Have you sort of apprenticed any aspiring Steve Earles?

I had the benefit of a real, live, hands-on apprenticeship, so I know the value of that. Even more with Guy [Clark] than Townes. With Guy, I could ask him a question, he could answer it. He could show me how he did something. With Townes it was more like he'd give me a copy of War and Peace, and then I'd find out later, after I'd read it, that he never fuckin' read War and Peace. They were both hugely influential but they approached it differently. There's been a lot of people I've run into over the years that are younger than I was, and because I benefited from that type of learning environment I try to provide it for other people.

You're in Nashville now, but you're also recording some of this album in New York?

To tell you the truth I still haven't found a pool of players [in New York] anywhere close to what I have here. This record, 75 percent of it was recorded in New York, but all the stuff with musicians has been done here, 'cause I overdubbed all the bass and I overdubbed all the drums and then I'm doing these three tracks live with the bluegrass band. So, this record's really kind of a hybrid. I have a novel I need to finish anyway, and I've wanted to do this Townes record for a long time. I'll do it now and I can record it and deliver it, and then I can spend the winter finishing my novel.

You're recording a track with Tom Morello, though, who doesn't exactly suck.

Morello's one of the few real guitar gods that his generation produced. He's one of the few guys who did something else that nobody else had ever done on electric guitar before. In a long time. And of course we're both pinkos so we get along just fine. The track is a song called "Lungs," which is a really great Townes song. Lyle Lovett recorded it several years ago on the record of covers he did. It's one of the scariest songs ever written. Towne's always said that it should be screamed rather than sung.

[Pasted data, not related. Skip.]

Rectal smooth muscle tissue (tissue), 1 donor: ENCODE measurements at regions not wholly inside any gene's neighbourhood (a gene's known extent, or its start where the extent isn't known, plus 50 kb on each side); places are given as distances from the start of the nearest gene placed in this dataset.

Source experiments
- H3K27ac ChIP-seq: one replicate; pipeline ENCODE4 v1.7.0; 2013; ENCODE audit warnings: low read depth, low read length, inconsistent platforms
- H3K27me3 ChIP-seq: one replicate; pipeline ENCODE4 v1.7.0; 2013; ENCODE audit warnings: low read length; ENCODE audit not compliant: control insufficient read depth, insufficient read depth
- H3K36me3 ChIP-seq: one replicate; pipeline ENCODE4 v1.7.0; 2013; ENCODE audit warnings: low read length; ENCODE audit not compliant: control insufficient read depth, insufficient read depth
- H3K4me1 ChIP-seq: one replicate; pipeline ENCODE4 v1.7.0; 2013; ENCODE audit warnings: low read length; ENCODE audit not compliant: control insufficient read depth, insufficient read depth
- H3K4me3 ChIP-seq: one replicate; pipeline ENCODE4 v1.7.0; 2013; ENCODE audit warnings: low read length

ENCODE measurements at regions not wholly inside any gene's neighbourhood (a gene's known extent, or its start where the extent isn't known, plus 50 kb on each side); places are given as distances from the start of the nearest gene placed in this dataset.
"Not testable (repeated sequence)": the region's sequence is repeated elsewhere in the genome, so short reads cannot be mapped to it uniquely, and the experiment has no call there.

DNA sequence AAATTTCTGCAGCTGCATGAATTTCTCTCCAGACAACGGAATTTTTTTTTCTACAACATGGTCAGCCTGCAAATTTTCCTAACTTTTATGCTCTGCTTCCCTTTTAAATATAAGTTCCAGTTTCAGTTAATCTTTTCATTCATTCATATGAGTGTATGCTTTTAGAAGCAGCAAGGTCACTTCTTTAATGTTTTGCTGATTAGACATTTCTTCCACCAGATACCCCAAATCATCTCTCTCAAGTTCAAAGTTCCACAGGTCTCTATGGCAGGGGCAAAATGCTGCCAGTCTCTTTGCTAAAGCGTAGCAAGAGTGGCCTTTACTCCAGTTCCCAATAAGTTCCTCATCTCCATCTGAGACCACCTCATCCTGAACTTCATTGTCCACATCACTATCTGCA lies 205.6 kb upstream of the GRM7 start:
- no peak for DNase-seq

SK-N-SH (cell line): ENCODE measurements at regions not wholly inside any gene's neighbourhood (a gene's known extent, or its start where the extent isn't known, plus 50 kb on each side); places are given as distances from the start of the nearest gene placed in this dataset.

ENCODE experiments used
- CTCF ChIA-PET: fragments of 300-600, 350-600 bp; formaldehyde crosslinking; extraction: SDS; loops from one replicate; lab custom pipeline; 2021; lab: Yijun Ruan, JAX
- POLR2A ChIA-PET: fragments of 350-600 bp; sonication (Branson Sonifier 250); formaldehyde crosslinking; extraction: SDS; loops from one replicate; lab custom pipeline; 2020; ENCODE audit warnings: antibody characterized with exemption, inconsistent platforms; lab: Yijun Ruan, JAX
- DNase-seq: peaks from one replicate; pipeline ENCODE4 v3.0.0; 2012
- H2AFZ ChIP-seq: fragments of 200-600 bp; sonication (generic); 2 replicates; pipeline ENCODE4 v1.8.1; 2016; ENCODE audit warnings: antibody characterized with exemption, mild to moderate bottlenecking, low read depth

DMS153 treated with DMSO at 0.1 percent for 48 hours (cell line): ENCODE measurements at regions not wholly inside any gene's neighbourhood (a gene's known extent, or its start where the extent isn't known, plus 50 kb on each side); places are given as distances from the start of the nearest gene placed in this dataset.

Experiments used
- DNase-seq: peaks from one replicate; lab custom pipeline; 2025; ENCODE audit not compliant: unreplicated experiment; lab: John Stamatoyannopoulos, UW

Were there any records that you've been listening to this year that have caught your ear?

I love the Kings of Leon's record and I'm really glad to see them grow up as a band. And they're local and I've been bumping into them as long as I can remember. My tendency is to pull for them. You're listening to one of the best singers that rock & roll's ever produced I think.
That's high praise.

Have you worked with them or are you going to try to work with them at any point?

No. Oh, I'd kill to work with them. I have to accept the fact that I'm 53 years old and my audience is getting older too and its one of those things. Sometime in my 40s I had a new girlfriend that saw me make the bluegrass record and she thought that's what I did I guess. Then we were put in a rock band together and making transcendental blues and the first gig we played at for not playing together for a year and a half was farm aid and it was a Crazy Horse year for Neil and we were really ridiculously loud and she goes, "Why do you play that loud?" and I go, "Because it makes my dick hard." And I still have that in me. I'm a lot of times too loud for my own audience.

Steve e Townes in una vecchia fotografia.